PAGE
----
Commenting on this verse Martin Luther wrote: “All the prophets did foresee in Spirit that Christ should become the greatest transgressor, murderer, adulterer, thief, rebel, blasphemer, etc., that ever was or could be in all the world. For he, being made a sacrifice for the sins of the whole world is not now an innocent person and without sins but a sinner.” He was, of course, talking about the imputing of our wrongdoing to Christ as our substitute.
Luther continues: “Our most merciful Father sent his only Son into the world and laid upon him the sins of all men saying: Be thou Peter that denier; Paul that persecutor, blasphemer and cruel oppressor; David that adulterer; that sinner which did eat the apple in Paradise; that thief which hanged upon the cross; and briefly be thou the person which hath committed the sins of all men; see therefore that thou pay and satisfy for them. Here now comes the law and saith: I find him a sinner therefore let him die upon the cross. And so he setteth upon him and killeth him. By this means the whole world is purged and cleansed from all sins.”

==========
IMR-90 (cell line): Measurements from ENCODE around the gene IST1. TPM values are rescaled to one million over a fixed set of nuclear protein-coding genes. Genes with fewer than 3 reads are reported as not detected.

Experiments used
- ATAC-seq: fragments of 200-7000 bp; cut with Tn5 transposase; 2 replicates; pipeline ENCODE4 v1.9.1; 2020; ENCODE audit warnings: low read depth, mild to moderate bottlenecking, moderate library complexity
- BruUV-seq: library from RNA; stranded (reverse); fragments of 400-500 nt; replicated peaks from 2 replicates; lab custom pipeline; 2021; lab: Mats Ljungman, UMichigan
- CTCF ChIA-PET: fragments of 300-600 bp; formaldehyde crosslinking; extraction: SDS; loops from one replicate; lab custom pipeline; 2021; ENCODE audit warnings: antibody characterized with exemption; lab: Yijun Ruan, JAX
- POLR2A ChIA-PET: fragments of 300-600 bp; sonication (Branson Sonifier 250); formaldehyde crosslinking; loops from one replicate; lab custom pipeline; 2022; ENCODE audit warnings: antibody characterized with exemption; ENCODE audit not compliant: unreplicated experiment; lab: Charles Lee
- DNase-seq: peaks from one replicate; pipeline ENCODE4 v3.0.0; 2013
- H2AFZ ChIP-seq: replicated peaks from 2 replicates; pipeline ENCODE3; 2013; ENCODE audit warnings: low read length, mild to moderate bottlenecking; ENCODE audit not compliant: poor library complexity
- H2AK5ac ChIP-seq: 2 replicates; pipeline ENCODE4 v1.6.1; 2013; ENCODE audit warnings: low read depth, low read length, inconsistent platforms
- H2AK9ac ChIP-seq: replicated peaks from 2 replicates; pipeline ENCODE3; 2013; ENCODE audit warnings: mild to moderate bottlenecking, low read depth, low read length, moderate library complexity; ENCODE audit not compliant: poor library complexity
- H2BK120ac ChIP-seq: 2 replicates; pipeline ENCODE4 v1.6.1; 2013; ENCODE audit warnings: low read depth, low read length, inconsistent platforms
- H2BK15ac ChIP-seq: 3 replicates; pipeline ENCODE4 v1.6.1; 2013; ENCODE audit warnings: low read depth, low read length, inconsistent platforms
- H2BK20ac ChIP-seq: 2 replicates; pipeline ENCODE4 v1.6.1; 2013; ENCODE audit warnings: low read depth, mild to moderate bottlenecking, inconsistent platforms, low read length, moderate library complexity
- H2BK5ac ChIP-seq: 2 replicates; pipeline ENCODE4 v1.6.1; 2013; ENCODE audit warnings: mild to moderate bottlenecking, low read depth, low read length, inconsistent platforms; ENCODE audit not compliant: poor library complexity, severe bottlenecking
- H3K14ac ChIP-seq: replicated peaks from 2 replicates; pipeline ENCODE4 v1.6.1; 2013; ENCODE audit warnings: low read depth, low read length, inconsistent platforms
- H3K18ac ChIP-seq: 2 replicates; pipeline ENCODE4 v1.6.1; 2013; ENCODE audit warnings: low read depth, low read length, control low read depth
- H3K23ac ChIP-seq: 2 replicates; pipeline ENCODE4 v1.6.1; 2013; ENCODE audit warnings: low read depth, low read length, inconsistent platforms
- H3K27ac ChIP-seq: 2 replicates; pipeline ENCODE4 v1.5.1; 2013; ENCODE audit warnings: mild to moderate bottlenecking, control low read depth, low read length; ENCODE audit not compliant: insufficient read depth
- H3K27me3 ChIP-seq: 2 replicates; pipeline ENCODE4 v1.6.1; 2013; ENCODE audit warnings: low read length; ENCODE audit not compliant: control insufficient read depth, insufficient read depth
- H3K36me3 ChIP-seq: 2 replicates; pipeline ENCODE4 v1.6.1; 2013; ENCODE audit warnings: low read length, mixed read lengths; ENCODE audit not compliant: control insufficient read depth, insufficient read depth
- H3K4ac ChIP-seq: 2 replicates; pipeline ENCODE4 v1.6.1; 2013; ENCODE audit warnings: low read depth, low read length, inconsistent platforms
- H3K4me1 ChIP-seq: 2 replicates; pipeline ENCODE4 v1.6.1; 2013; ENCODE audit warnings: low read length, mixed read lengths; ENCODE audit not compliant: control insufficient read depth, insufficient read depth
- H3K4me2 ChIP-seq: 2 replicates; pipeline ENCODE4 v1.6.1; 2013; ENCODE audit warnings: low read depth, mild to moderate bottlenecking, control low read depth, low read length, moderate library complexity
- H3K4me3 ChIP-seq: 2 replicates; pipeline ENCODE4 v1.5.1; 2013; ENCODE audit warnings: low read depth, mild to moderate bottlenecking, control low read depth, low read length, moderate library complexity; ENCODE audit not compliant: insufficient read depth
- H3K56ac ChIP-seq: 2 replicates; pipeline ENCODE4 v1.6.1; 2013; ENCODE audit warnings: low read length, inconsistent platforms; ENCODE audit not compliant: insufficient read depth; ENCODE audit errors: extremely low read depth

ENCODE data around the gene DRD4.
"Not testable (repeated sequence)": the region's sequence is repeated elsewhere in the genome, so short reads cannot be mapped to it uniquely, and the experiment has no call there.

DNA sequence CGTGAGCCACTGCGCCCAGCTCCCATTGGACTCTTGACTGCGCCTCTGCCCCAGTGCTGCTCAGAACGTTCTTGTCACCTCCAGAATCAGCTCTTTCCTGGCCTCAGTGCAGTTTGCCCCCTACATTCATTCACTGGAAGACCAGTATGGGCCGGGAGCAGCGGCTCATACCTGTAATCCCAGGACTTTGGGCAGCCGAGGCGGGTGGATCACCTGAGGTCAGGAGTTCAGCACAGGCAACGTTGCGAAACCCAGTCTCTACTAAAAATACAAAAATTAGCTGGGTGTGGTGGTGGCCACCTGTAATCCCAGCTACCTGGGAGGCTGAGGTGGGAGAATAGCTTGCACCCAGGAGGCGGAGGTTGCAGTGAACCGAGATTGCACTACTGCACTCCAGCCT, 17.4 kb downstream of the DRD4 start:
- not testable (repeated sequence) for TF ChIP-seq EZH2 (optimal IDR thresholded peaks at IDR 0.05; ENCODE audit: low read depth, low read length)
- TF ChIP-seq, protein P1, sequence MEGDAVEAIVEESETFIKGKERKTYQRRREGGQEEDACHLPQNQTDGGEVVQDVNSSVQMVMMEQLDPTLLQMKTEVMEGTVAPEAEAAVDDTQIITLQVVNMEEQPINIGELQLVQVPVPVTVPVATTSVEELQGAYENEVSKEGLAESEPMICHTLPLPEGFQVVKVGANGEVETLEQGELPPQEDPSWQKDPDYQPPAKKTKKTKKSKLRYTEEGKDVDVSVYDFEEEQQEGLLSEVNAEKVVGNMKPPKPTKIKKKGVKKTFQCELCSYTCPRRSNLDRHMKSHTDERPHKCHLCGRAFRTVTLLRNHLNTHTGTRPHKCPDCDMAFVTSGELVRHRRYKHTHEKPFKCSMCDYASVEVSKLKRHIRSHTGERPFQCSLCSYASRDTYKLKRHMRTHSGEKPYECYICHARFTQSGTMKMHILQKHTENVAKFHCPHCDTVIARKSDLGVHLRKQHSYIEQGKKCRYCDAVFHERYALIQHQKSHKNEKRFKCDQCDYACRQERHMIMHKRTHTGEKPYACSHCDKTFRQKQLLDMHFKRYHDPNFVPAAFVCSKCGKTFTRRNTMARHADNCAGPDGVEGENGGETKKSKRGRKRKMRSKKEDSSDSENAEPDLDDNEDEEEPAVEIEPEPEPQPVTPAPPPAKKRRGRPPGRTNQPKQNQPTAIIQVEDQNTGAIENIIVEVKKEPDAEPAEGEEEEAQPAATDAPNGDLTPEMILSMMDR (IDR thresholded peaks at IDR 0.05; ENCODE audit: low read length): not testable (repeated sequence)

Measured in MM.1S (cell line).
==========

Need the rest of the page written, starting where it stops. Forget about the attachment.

The presentation of the death of Christ as the substitute exhibits the love of the cross more richly, fully, gloriously, and glowingly than any other account of it. Luther saw this and gloried in it. He once wrote to a friend: “Learn to know Christ and him crucified. Learn to sing to him, and say, Lord Jesus, you are my righteousness, I am your sin. You have taken upon yourself what is mine and given me what is yours. You became what you were not, so that I might become what I was not.“
What a great and wonderful exchange! Was there ever such love?